“My funeral would have been cheaper.” — Jeannette Parker
Clearly Mariners Hospital takes great pride in this life-saving treatment.
What better way than to do their “do-good, stray cat feeding” citizens of the world a severe injustice by price gouging for the rabies immune globulin?
“I have never heard anything that high for immune globulin,” said independent biomedical consultant Charles Rupprecht, a World Health Organization technical adviser on rabies who ran the rabies program at the CDC for 20 years. “How is that possible?”
According to Kaiser Health News, the Mariners Hospital charged Jeannette this high price because they claimed they had yet to adjust their price list. This is done according to “necessary needs” of patients. At the time that Jeannette sought treatment for her bite, it hadn’t been updated. The $46,422 she was charged “reflected list prices the hospital had in place on September 22, 2018.”
There was also an emailed statement from Dori Robau Alvarez, a spokesperson for Baptist Health, which Mariners Hospital is a part of.
She informed Kaiser Health News that, “Statements for patients who received treatment prior to the change would reflect the previous charge.”
Coincidentally, Mariners Hospital lowered its charge for rabies immune globulin to $1,650 per 2 ml shortly after this cat bite bill made headlines. This would have lowered Jeannette’s bill to roughly $10K.
We must say, this brings new meaning to biting the hand that feeds you.
Thankfully for Jeannette, she had good deed kitty karma on her side. Her husband works for the federal government at Everglades National Park and has great insurance. Her charges were reduced considerably because she was able to negotiate with them. She is still expected to pay $4,191 out of pocket. This includes the final $344 of her deductible for the year, along with her 10% share of the charges that her insurer accepted.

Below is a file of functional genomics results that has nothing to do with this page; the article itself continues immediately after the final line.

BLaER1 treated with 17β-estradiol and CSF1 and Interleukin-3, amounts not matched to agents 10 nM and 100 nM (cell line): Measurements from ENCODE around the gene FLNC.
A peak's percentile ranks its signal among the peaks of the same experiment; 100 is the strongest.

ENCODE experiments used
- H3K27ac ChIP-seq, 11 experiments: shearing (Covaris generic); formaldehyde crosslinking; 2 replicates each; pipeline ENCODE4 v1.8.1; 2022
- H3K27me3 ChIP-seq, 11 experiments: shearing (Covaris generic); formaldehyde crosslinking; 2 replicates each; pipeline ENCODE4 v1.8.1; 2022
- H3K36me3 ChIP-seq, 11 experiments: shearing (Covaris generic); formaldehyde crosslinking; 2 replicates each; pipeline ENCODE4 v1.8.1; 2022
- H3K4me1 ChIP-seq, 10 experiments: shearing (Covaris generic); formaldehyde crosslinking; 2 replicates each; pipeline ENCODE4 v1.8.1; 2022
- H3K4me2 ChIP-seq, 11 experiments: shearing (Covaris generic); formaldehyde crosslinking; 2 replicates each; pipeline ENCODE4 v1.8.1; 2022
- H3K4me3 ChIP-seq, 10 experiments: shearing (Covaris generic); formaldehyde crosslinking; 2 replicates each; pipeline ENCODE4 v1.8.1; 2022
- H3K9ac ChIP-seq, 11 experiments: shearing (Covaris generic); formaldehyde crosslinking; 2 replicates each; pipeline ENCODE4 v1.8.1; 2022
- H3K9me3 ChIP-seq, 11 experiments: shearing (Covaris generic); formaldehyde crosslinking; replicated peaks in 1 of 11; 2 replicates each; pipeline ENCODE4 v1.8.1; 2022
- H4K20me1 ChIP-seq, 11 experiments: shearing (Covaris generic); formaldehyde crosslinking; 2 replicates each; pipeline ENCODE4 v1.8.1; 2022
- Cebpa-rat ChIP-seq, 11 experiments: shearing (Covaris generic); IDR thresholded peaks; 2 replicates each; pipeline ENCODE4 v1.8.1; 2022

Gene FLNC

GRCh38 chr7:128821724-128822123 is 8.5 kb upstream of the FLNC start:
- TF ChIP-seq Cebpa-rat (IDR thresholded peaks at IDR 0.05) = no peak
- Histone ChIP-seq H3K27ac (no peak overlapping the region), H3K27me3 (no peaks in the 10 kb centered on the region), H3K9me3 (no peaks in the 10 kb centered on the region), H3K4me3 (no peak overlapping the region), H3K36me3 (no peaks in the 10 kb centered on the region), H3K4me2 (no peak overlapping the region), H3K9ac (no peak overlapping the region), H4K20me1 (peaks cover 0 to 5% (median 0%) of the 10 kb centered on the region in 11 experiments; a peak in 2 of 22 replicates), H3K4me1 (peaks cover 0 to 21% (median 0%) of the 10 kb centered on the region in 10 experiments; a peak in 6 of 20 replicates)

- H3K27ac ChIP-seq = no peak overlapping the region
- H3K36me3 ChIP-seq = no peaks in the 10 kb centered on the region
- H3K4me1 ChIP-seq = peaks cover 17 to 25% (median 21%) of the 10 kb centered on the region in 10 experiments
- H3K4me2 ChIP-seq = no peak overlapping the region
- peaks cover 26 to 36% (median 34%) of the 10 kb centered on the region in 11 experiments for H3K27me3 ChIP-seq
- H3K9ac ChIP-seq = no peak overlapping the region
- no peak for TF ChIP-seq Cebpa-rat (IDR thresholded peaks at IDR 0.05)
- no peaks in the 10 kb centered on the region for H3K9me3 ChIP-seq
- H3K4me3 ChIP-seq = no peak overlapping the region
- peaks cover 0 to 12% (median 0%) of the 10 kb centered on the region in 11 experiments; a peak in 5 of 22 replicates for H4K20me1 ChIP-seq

In the most recent turn of events, Jeannette discovered something else infuriating. After phoning her insurer, she learned that the kitten bite should have been deemed an “accidental injury”. This classification is eligible for 100% coverage under her insurance plan (minus her remaining deductible). Jeannette is working diligently to have Mariners Hospital resubmit the bill to her insurance so the proper changes are reflected.
Either way, the Mariners Hospital has not offered to lower the price of the immune globulin to reflect their new–much lower–charge. (Shame on you, Mariners Hospital!)
A Special Reminder From the CDC…
Despite this costly ordeal, Jeannette Parker did what was right by seeking treatment for her stray kitten bite. Thankfully she’s here to tell the tale for us rather than dead. Never take exposure to rabies lightly!
The rabies virus is transmitted through saliva or brain/nervous system tissue. You can only get rabies by coming in contact with these specific bodily excretions and tissues. It’s important to remember that rabies is a medical urgency but not an emergency. There should be no delays in decision making though.
REMEMBER: ADOPT, DON’T SHOP; FOSTERING SAVES LIVES & SPAY AND NEUTER!